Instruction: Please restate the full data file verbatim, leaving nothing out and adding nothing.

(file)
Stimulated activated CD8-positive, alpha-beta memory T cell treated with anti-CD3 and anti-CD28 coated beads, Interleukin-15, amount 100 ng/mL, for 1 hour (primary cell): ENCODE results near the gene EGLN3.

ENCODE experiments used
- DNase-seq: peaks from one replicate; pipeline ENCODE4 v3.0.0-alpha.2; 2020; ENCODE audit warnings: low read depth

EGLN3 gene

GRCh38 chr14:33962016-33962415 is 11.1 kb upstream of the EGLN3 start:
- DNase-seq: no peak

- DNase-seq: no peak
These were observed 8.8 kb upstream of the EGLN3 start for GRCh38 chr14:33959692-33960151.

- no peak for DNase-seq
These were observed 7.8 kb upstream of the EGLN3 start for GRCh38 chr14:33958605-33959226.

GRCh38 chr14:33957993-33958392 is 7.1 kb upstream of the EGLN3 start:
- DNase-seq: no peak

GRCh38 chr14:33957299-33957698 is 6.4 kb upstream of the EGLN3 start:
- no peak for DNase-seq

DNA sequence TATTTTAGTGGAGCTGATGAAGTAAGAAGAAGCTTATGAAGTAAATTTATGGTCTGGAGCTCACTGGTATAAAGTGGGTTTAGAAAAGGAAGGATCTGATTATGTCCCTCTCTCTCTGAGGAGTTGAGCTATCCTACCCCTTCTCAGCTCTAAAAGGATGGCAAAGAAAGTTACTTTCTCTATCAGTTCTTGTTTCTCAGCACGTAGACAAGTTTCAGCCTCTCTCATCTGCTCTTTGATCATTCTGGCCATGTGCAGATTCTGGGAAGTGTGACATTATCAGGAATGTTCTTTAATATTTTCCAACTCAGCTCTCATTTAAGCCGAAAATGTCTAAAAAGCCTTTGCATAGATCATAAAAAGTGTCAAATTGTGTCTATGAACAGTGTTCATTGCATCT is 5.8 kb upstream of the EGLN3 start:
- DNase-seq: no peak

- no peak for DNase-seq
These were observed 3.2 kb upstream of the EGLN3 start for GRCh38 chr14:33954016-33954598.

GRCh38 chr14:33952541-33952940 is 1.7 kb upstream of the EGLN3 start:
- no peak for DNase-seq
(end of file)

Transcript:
Stimulated activated CD8-positive, alpha-beta memory T cell treated with anti-CD3 and anti-CD28 coated beads, Interleukin-15, amount 100 ng/mL, for 1 hour (primary cell): ENCODE results near the gene EGLN3.

ENCODE experiments used
- DNase-seq: peaks from one replicate; pipeline ENCODE4 v3.0.0-alpha.2; 2020; ENCODE audit warnings: low read depth

EGLN3 gene

GRCh38 chr14:33962016-33962415 is 11.1 kb upstream of the EGLN3 start:
- DNase-seq: no peak

- DNase-seq: no peak
These were observed 8.8 kb upstream of the EGLN3 start for GRCh38 chr14:33959692-33960151.

- no peak for DNase-seq
These were observed 7.8 kb upstream of the EGLN3 start for GRCh38 chr14:33958605-33959226.

GRCh38 chr14:33957993-33958392 is 7.1 kb upstream of the EGLN3 start:
- DNase-seq: no peak

GRCh38 chr14:33957299-33957698 is 6.4 kb upstream of the EGLN3 start:
- no peak for DNase-seq

DNA sequence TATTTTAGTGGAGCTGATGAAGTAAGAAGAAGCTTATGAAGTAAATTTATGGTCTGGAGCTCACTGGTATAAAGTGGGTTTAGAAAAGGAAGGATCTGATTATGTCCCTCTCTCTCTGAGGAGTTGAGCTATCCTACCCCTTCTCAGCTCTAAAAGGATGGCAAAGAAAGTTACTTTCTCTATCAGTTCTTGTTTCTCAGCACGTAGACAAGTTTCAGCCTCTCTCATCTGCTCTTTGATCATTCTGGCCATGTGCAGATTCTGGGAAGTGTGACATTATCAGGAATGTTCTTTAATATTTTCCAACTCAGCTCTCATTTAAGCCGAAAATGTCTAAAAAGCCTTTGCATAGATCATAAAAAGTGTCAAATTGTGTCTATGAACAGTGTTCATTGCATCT is 5.8 kb upstream of the EGLN3 start:
- DNase-seq: no peak

- no peak for DNase-seq
These were observed 3.2 kb upstream of the EGLN3 start for GRCh38 chr14:33954016-33954598.

GRCh38 chr14:33952541-33952940 is 1.7 kb upstream of the EGLN3 start:
- no peak for DNase-seq